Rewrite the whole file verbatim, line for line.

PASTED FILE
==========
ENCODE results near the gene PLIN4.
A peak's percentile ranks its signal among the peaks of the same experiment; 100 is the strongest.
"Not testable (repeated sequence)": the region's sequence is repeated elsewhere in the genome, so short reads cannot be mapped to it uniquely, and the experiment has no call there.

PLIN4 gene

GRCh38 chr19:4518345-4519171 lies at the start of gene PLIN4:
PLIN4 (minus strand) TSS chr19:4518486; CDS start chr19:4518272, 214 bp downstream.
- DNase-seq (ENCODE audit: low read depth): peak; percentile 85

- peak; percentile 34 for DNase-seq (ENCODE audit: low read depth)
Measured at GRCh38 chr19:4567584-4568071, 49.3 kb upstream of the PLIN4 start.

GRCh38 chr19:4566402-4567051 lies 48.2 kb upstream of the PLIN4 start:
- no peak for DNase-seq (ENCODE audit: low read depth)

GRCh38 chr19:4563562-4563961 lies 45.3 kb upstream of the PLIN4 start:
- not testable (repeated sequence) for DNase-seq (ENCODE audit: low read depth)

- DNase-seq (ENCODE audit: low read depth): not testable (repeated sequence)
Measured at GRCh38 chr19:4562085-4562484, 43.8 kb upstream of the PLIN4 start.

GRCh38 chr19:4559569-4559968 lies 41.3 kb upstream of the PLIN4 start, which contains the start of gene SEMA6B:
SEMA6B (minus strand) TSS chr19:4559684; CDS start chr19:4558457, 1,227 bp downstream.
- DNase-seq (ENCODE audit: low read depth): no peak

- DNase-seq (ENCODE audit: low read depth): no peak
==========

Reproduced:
ENCODE results near the gene PLIN4.
A peak's percentile ranks its signal among the peaks of the same experiment; 100 is the strongest.
"Not testable (repeated sequence)": the region's sequence is repeated elsewhere in the genome, so short reads cannot be mapped to it uniquely, and the experiment has no call there.

PLIN4 gene

GRCh38 chr19:4518345-4519171 lies at the start of gene PLIN4:
PLIN4 (minus strand) TSS chr19:4518486; CDS start chr19:4518272, 214 bp downstream.
- DNase-seq (ENCODE audit: low read depth): peak; percentile 85

- peak; percentile 34 for DNase-seq (ENCODE audit: low read depth)
Measured at GRCh38 chr19:4567584-4568071, 49.3 kb upstream of the PLIN4 start.

GRCh38 chr19:4566402-4567051 lies 48.2 kb upstream of the PLIN4 start:
- no peak for DNase-seq (ENCODE audit: low read depth)

GRCh38 chr19:4563562-4563961 lies 45.3 kb upstream of the PLIN4 start:
- not testable (repeated sequence) for DNase-seq (ENCODE audit: low read depth)

- DNase-seq (ENCODE audit: low read depth): not testable (repeated sequence)
Measured at GRCh38 chr19:4562085-4562484, 43.8 kb upstream of the PLIN4 start.

GRCh38 chr19:4559569-4559968 lies 41.3 kb upstream of the PLIN4 start, which contains the start of gene SEMA6B:
SEMA6B (minus strand) TSS chr19:4559684; CDS start chr19:4558457, 1,227 bp downstream.
- DNase-seq (ENCODE audit: low read depth): no peak

- DNase-seq (ENCODE audit: low read depth): no peak